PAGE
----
Anna has worked in ecological consultancy for over a decade, and has extensive experience of undertaking habitat and protected species surveys, as well as designing and implementing mitigation and monitoring schemes. Her main interest lies in undertaking habitat and botanical surveys. She is licensed to survey for bats in England and great crested newts in England and Wales, and also has many years' experience of surveying for otters and reptiles.
Before joining Swift Ecology, Anna worked for a well-established ecological consultancy where she worked on a wide variety of projects, including large residential developments and major infrastructure projects.
In her spare time, Anna enjoys baking, reading and going for muddy walks.
Josh has worked in ecological consultancy for over a year, and has experience assisting with general habitat surveys and dedicated species surveys (reptiles, bats and newts), and writing up subsequent reports. Josh is particularly keen on mammals, and holds an NE licence for bats.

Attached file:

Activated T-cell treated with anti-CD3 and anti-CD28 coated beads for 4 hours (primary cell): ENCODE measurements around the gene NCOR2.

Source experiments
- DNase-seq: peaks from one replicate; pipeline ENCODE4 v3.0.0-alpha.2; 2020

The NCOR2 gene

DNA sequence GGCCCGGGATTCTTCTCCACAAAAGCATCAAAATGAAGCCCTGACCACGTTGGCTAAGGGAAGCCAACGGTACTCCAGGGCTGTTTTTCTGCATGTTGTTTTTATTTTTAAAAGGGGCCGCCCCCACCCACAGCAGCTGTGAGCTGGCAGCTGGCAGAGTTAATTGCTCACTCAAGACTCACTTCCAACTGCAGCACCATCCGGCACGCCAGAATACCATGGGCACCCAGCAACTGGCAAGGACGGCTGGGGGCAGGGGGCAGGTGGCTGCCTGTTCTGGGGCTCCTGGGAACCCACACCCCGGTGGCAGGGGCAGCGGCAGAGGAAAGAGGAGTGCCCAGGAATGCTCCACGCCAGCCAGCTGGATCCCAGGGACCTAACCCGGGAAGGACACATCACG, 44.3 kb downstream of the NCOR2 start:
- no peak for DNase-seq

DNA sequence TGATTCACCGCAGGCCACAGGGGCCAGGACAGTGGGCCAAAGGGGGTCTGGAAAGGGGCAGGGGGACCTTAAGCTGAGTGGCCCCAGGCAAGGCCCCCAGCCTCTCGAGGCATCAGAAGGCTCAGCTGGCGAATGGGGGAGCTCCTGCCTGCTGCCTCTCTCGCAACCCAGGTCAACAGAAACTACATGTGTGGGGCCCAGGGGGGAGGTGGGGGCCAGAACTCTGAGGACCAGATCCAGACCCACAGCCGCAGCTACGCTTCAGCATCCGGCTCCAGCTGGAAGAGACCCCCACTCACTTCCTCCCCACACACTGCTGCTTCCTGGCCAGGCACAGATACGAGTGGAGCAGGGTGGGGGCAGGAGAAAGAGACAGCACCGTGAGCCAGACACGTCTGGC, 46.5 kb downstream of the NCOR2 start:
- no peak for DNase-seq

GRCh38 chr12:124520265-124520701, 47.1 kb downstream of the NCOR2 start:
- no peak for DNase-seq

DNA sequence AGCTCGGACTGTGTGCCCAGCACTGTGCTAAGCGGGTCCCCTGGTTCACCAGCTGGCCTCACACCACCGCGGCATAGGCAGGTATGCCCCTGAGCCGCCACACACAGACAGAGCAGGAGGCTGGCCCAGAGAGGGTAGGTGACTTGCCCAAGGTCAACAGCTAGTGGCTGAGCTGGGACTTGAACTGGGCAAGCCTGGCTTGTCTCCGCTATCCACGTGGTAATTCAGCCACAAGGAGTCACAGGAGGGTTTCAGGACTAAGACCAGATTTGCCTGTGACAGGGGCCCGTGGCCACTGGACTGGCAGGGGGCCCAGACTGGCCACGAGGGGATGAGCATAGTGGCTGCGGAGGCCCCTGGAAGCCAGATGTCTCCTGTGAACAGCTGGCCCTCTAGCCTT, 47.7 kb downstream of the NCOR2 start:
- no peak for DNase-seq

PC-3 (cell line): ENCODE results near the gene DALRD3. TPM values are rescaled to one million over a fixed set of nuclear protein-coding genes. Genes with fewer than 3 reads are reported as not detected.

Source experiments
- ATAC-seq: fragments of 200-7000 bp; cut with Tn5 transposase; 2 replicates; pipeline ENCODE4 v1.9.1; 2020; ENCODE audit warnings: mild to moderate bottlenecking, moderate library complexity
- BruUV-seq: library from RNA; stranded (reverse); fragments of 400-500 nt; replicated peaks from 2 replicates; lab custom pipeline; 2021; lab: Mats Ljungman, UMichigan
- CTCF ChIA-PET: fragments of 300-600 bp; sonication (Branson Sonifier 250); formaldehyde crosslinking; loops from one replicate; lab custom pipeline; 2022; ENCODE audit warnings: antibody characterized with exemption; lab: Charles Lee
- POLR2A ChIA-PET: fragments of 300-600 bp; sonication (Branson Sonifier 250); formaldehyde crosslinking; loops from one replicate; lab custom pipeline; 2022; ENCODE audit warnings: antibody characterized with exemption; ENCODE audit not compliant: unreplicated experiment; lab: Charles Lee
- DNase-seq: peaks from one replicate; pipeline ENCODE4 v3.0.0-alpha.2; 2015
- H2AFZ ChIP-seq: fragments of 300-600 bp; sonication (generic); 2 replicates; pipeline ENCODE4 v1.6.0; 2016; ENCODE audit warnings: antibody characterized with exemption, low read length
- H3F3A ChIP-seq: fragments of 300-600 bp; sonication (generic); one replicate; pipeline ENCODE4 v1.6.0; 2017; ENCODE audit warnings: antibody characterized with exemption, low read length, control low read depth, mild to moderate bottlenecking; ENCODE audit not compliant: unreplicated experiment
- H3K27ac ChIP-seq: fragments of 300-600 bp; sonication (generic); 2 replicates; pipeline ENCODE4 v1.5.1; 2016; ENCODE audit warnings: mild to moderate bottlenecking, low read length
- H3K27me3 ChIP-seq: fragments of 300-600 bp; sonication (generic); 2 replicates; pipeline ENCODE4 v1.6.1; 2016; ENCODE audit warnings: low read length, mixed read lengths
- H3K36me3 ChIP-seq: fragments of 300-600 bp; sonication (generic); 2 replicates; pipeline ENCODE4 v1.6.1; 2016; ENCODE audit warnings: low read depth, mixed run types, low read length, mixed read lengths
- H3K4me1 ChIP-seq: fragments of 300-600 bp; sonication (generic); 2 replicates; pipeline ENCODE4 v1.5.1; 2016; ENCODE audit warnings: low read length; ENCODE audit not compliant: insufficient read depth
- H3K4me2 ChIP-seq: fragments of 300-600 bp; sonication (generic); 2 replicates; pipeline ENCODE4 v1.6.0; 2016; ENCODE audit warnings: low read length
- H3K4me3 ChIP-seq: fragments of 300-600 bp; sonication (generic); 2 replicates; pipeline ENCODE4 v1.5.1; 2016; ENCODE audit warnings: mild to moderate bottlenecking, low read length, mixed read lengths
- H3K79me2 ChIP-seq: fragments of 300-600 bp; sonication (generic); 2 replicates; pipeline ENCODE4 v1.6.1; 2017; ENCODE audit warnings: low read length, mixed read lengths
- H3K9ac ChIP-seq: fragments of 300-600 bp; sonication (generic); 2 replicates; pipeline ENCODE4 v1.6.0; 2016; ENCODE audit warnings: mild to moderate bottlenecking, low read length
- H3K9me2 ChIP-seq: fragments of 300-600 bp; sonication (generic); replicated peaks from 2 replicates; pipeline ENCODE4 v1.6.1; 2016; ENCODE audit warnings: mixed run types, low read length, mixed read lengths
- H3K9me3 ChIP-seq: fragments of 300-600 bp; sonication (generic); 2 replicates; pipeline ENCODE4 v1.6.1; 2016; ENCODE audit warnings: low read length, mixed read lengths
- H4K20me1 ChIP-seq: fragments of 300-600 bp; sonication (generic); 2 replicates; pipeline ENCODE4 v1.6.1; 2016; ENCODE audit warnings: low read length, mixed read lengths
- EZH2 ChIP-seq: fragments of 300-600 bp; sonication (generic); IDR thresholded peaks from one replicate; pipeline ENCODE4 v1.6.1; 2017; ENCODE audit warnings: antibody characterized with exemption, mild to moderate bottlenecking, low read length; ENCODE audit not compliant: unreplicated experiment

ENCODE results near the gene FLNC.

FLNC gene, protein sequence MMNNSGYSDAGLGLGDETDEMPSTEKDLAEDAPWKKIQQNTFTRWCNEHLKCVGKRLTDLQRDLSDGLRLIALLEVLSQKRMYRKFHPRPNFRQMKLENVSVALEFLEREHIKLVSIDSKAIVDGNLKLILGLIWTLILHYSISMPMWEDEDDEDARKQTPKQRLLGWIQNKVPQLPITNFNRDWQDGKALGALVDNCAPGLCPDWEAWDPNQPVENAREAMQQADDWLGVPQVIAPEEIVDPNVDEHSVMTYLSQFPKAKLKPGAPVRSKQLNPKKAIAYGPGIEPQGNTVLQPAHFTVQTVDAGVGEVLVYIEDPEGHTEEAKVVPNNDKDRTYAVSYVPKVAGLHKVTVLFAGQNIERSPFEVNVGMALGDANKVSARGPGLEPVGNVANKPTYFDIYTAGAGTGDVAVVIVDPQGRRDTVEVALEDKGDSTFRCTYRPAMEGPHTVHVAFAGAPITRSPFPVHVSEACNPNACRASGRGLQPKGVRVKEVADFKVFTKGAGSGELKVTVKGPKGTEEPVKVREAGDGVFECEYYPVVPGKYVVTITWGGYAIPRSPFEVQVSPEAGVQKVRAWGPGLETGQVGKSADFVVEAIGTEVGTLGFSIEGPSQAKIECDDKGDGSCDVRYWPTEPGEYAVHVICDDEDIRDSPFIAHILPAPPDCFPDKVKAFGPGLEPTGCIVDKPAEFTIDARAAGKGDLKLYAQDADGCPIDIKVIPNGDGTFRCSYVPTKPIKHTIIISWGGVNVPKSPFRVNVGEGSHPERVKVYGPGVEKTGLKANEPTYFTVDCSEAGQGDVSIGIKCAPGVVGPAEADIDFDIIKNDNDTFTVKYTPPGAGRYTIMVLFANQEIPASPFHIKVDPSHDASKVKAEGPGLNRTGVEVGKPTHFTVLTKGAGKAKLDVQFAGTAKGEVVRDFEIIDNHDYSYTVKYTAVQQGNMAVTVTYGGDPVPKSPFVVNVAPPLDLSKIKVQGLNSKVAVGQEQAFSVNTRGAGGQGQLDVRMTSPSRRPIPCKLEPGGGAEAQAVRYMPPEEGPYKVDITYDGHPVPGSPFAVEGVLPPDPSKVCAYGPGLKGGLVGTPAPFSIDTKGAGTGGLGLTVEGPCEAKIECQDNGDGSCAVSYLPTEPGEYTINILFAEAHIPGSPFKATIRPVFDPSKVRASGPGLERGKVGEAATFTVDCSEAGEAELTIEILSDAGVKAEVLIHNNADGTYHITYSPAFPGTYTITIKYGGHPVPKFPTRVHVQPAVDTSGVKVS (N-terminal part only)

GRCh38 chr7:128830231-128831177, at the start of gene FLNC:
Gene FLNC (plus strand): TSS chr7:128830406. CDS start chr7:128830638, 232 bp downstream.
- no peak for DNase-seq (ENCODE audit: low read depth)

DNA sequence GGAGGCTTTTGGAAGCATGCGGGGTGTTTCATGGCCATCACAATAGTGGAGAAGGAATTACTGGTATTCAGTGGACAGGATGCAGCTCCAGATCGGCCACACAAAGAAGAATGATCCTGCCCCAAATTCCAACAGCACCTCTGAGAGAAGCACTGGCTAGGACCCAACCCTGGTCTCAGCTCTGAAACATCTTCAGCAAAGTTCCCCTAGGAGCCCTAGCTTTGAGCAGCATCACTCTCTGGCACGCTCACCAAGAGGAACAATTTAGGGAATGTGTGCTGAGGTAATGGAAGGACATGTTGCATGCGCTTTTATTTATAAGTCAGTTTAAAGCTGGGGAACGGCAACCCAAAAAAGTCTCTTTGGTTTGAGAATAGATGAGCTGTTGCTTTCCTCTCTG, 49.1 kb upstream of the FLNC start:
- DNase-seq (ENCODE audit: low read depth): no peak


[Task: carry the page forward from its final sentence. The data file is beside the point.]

Prior to joining Swift, Josh was trained in identification and surveying techniques on the LEMUR+ Scheme, whilst on placement as an Assistant Ecologist with another local consultancy. Josh has also been involved within the conservation and ecology sector over the past three years, working as a Research Assistant, Bat Surveyor and Seasonal Ranger; and volunteering for various Wildlife Trusts, the Wyre Forest District Council and Operation Wallacea. Due to his voluntary efforts, Josh received the Worcestershire Wildlife Trustís Conservation Award whilst he was graduating with a First Class (Hons) in Conservation Ecology.
In his spare time, Josh enjoys hill walking and camping in national parks with his father, and playing a few tunes on his ocarinas. Josh is also on the steering committee of the Worcestershire Mammal Group, and is an active member of the bat group.
Charlie joins Swift Ecology having worked in conservation and ecology for the past four years, after studying for a degree in Ecology at Durham University.